More and more people locally are getting the message about the benefits of leaving sections of verges, or areas of gardens, to return to their more wild state, and in for process encourage wildflowers and biodiversity. Here’s a message from the Wild About Warbleton group that has been leading the charge locally:
your verge is a wildlife corridor . . .
You might not realise this, but your lawns and verges are a vital part of our countryside. Verges allow passage for numerous species of insects and small mammals and encourage wildflowers in an otherwise dwindling ecosystem. This decrease is caused by modern farming practices, increased development, and an ever-higher demand upon natural resources. We face an uncertain future and possible ecological breakdown if we ignore the nature all around us. That is why Wild about Warbleton are reaching out to homeowners such as yourselves to request that you reduce mowing on your own land and on any verges near your property. Together we can help regenerate our heritage, to make our lanes, verges and gardens burgeon with life again.
how to let nature thrive
To do this we need to let the seasons play out, to allow wildflowers time to flower and produce seed and we need to avoid increasing soil fertility. It’s a common misconception that wildflowers love fertile soil, they in fact favour impoverished soil. So only cut in the autumn, in late August or September, and remove the cuttings. In that way you will encourage wildflowers to thrive, support vital pollinators and a host of other insects and small animals. In addition, the combination of longer grass and wildflowers will absorb carbon dioxide in a similar way to a tree canopy and so contribute to the reduction of overall carbon dioxide levels in the atmosphere. This is great news for the environment.
making your own wildflower garden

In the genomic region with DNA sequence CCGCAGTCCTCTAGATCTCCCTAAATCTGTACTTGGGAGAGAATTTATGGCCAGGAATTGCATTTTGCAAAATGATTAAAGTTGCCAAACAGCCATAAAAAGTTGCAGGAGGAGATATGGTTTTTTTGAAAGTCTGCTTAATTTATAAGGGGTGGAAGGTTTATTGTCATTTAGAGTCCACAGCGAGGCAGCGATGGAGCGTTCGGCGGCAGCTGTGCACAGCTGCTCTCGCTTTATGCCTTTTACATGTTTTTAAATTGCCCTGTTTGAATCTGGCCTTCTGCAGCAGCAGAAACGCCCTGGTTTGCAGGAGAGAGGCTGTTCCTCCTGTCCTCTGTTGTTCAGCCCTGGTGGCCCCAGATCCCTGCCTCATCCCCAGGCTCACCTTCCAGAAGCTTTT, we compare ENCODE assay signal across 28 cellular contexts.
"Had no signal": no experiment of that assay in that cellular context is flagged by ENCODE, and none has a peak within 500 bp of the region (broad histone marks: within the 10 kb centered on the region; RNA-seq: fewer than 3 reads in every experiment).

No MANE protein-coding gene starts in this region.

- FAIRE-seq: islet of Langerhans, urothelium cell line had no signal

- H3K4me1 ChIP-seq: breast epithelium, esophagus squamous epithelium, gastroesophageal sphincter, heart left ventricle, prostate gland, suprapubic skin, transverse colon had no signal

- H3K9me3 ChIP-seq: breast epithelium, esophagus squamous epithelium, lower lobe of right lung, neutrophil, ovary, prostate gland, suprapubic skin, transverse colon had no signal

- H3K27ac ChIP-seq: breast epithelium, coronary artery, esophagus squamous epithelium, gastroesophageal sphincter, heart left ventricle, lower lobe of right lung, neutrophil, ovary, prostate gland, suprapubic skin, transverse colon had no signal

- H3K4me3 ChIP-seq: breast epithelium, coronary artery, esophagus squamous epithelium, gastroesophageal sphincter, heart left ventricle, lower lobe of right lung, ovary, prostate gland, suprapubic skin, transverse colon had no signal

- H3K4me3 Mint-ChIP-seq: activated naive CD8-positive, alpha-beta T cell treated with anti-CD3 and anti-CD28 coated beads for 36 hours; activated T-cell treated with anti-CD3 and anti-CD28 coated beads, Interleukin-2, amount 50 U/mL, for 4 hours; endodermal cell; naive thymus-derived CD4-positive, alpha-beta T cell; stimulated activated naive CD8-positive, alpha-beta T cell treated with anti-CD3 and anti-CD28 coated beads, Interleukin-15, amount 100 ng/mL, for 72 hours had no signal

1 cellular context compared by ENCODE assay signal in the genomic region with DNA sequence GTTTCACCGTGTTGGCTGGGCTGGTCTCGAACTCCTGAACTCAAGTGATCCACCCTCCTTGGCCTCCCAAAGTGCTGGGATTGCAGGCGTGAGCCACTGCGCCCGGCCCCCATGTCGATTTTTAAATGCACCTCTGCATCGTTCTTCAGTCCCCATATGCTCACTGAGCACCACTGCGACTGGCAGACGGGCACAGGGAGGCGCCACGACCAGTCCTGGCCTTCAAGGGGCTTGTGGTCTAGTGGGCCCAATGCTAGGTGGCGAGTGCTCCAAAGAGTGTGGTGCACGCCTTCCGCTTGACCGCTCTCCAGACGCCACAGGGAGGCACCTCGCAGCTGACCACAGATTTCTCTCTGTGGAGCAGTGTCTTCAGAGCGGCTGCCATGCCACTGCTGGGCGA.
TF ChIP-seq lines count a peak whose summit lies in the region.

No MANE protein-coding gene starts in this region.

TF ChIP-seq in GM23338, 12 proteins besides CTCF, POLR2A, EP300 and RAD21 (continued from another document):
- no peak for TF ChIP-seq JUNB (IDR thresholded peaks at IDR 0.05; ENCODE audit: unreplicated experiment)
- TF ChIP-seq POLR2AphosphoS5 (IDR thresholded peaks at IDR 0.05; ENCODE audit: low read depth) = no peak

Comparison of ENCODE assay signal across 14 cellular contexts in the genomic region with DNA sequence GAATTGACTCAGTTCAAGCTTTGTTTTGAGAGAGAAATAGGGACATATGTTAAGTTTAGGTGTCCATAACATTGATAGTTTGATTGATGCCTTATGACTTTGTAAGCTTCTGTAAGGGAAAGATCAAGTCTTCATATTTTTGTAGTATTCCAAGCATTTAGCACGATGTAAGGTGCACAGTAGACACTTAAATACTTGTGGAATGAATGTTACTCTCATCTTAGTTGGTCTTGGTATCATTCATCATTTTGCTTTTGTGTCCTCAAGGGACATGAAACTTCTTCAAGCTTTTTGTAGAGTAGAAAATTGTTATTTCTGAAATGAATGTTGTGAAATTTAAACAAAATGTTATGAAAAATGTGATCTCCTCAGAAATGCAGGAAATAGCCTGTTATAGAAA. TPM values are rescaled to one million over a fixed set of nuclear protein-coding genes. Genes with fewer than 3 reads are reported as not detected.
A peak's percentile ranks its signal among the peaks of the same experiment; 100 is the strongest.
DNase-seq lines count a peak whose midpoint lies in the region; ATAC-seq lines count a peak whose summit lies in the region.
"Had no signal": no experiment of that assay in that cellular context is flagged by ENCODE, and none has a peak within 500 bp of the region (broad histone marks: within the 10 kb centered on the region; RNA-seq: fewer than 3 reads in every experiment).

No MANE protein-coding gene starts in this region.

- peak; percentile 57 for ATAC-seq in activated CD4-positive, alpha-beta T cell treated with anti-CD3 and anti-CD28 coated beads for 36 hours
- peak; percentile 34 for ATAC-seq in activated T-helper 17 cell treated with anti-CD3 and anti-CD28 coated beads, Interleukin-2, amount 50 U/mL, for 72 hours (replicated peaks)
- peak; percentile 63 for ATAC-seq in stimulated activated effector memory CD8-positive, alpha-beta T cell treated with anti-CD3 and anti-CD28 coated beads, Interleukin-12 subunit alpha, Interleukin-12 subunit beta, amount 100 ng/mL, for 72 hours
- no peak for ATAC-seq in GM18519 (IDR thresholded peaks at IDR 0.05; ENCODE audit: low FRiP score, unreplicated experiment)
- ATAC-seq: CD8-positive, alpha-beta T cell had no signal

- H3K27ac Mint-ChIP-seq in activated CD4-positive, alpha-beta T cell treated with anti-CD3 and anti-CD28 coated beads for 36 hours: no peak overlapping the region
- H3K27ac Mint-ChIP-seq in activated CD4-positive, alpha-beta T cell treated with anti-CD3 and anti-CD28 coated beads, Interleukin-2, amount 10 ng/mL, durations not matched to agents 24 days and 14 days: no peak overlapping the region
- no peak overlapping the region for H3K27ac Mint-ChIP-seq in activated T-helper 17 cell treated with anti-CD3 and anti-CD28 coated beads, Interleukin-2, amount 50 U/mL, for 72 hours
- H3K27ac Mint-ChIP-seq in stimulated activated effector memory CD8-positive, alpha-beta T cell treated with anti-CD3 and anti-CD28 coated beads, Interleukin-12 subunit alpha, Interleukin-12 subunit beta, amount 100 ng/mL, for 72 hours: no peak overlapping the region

The easiest way to make a garden wildflower meadow is to cease mowing as large a patch as possible and then watch what comes up. You might also like to create mown paths through it and have mown grass surrounding the area involved to give it good definition. Your patch should be open and sunny as meadow flowers prefer this to shade. Alternatively, you could remove the top few inches of turf in your proposed meadow area, rake the newly exposed soil and sow British wildflower seeds. Locally sourced seeds are ideal, and you may need to keep it watered if conditions are dry. Late summer is the best time to do this, but seeds may be sown any time from early spring until the end of May. Then leave the area to grow until late August when you can cut it down to around 2 inches. Remove the cuttings to avoid adding nutrients to the soil, which wildflowers do not like. This gives wildflowers the chance to develop and shed their seed. After this all you need to do is mow again some time before spring and then leave it until the following August – repeat and enjoy!
how to join in
Please join with us and help restore our natural world.
Wild About Warbleton (WAW) Contacts:
– Isabel Collett, Chairman, contact for Rushlake Green (01435 830263) firstname.lastname@example.org
Caroline Thompson, Treasurer, Five Routes coordinator (01323 833921) email@example.com
where to get more information
‘Plantlife’, an environmental charity, have masterminded the UK’s good verge management campaign. They are working with five other organisations and over 20 UK councils to implement new guidelines on mowing grass just twice per year to allow wildflowers to bloom and set seed. https://www.plantlife.org.uk/uk